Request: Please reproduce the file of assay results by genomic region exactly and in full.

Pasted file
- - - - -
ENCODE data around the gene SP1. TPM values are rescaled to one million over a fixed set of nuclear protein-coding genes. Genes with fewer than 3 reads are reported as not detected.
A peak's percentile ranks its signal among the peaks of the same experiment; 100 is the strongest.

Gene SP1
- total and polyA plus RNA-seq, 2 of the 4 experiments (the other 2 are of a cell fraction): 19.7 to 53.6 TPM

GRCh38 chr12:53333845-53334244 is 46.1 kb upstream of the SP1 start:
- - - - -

ENCODE data around the gene SP1. TPM values are rescaled to one million over a fixed set of nuclear protein-coding genes. Genes with fewer than 3 reads are reported as not detected.
A peak's percentile ranks its signal among the peaks of the same experiment; 100 is the strongest.

Gene SP1
- total and polyA plus RNA-seq, 2 of the 4 experiments (the other 2 are of a cell fraction): 19.7 to 53.6 TPM

GRCh38 chr12:53333845-53334244 is 46.1 kb upstream of the SP1 start: